Report recommends New Westminster have one MP

New Westminster, including Queensborough, will be serviced by one member of parliament if the recommendations of the federal electoral boundaries commission report are adopted.

In its report released Monday, the commission changed its mind on moving Queensborough to a proposed riding of Richmond East. Instead, all of New Westminster along with the southeast corner of Burnaby will form the riding of New Westminster-Burnaby.

Currently, New Westminster is served by the ridings of Burnaby-New Westminster and New Westminster-Coquitlam and Port Moody.

The latest census shows the new riding's population as 108,652 which is 3.71 per cent above the electoral quota of 104,763 the commission was using as its benchmark.

The commission chaired by Justice John E. Hall held 23 public hearings throughout British Columbia in the fall including a session in New Westminster on Sept. 26 in which 17 presentations were made.

"The Commission received a large number of submissions opposing [Queensborough's inclusion in Richmond East]. Although this geographic area is physically a part of Lulu Island, considerations of historical patterns of representation and community of interest have favoured the transfer of Queensborough back with New Westminster in the New Westminster-Burnaby electoral district," said the report.

Although disappointed with the report overall, Burnaby-New Westminster NDP MP Peter Julian was happy to see Queensborough won't be separated from New West.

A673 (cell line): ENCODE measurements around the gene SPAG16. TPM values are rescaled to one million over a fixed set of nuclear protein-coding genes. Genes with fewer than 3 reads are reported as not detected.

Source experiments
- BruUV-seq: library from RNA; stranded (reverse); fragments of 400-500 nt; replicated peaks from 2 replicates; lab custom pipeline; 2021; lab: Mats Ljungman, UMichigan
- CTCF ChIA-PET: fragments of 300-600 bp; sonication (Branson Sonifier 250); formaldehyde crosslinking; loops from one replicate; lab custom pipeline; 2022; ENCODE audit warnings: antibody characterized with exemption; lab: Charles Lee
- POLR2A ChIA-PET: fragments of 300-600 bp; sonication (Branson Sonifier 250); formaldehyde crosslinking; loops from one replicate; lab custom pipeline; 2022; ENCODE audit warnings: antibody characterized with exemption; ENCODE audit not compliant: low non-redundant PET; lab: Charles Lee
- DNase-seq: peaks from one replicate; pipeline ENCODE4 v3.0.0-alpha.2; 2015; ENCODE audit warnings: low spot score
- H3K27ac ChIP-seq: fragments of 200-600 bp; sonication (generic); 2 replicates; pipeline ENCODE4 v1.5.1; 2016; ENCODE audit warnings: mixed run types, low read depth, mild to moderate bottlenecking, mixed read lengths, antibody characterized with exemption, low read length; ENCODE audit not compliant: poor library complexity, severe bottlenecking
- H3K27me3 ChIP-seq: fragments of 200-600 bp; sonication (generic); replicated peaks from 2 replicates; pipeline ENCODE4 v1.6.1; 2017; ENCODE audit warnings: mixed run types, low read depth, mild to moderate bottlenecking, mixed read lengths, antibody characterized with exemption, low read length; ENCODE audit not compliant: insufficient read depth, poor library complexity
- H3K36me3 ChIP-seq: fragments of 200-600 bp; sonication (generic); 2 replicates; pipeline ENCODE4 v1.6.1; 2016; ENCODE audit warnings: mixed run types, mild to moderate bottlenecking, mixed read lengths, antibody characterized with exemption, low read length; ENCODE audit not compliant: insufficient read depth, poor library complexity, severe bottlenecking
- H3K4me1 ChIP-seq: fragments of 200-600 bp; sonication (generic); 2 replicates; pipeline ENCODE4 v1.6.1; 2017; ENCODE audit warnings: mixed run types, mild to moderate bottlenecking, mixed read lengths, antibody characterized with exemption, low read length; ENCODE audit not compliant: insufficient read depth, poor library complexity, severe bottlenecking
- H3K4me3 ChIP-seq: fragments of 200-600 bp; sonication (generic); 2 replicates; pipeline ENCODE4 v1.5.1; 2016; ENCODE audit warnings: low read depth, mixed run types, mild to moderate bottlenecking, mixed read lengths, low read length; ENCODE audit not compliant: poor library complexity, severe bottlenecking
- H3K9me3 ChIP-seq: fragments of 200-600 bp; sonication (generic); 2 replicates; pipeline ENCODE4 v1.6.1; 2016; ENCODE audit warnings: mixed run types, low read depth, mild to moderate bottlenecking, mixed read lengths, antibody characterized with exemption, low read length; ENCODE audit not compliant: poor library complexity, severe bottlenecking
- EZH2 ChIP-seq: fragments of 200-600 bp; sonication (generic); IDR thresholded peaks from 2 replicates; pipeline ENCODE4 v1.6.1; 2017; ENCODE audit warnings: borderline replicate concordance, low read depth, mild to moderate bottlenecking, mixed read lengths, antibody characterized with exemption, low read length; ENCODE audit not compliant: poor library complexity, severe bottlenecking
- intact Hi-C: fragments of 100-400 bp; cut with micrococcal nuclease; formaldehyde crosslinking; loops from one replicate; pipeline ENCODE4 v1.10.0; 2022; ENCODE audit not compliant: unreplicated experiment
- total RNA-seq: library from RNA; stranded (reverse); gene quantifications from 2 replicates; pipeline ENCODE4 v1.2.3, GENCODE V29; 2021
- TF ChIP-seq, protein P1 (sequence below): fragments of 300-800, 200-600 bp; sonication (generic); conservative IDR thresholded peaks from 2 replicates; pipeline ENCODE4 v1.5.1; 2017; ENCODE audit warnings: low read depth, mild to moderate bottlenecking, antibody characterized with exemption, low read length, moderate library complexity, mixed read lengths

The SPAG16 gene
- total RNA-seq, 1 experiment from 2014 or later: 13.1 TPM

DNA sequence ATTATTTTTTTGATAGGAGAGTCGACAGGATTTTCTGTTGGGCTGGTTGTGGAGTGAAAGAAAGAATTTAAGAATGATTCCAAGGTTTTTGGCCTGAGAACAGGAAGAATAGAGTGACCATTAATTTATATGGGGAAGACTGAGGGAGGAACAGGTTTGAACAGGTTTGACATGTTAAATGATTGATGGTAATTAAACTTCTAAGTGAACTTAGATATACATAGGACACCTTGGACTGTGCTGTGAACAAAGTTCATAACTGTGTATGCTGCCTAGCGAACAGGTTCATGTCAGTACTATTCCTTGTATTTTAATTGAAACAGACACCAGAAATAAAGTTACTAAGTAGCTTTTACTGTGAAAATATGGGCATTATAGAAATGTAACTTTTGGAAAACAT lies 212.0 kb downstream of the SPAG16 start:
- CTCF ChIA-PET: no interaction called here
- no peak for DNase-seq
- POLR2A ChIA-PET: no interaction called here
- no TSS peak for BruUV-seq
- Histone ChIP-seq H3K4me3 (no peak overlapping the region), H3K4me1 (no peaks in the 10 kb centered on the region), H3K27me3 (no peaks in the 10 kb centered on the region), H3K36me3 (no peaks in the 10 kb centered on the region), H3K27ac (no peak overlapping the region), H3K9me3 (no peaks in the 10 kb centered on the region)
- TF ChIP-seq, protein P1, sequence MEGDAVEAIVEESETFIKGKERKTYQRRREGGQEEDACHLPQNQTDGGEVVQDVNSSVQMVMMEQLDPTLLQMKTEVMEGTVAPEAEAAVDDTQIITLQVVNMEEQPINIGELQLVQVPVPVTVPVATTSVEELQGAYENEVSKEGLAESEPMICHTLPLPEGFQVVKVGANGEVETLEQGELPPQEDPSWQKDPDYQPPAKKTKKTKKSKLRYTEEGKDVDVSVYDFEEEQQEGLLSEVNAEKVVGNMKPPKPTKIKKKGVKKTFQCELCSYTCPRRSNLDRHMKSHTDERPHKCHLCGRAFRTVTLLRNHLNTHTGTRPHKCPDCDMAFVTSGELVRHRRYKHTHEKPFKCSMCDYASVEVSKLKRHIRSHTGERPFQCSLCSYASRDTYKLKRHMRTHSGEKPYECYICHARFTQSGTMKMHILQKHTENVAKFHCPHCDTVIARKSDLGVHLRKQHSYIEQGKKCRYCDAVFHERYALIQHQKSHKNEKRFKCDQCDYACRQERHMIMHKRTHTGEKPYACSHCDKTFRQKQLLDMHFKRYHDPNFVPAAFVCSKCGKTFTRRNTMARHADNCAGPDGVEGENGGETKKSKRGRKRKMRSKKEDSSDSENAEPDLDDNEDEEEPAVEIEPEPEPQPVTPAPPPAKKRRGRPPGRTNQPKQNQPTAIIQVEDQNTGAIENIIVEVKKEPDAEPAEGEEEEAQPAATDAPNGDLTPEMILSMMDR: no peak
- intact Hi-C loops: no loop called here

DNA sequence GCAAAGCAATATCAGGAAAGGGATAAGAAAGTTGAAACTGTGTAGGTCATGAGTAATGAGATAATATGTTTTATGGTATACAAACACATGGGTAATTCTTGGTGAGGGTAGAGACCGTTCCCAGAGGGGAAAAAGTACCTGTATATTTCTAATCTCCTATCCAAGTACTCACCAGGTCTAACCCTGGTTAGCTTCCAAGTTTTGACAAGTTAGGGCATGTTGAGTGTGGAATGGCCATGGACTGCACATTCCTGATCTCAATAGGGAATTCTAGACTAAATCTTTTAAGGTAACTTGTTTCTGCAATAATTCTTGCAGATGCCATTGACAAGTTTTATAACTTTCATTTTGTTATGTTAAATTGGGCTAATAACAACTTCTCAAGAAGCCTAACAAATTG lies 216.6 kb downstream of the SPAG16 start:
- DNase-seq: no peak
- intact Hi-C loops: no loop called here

"Folks considered that dumb, and I'm thankful the commission listened there," said Julian. "I'm happy the voices of Queensborough were heard but I think the commission should have listened to the voices of the public."

He was particularly upset the commission had chosen to combine a portion of North Vancouver with North Burnaby.

"It wasn't the problem with quota because there were a couple of suggestions in which the riding proportions would be the same," said Julian.

With his current riding being proposed to be split into two, Julian said he hasn't give any thought to whether he would run Burnaby South or New Westminster-Burnaby in the next election, likely in 2015.

"I'll need to give some thinking to that over the next little while. I just want to stress the priority is serving all of the constituents of Burnaby and New Westminster that I serve now."

Donnelly would have preferred the commission recommend something closer to the status quo.

"I'm disappointed the commission did not listen to the public. The message was clear that what the current makeup for the riding was working well. This changes that current makeup," said Donnelly.

Although the redistribution would mean New Westminster would be all in one riding, that wasn't necessarily a good thing, according to Donnelly.

"You cannot look at in isolation, unfortunately because it's always a chain reaction in including certain communities and not including communities when trying to get that population quotient. There can definitely be any pros and any cons to any makeup they are proposing."

Donnelly wouldn't say which riding, New Westminster-Burnaby or Coquitlam-Port Coquitlam, he would seek a seat in for the next federal election.

"That's where I have to talk to my colleagues. No decision has been made yet. It's too early. These are just preliminary boundaries," said Donnelly.

The report will go before a parliamentary committee in the next 30 days before it is sent to the House of Commons for final approval.

Overall, it recommends adding six ridings to B.C., including five in the Lower Mainland.

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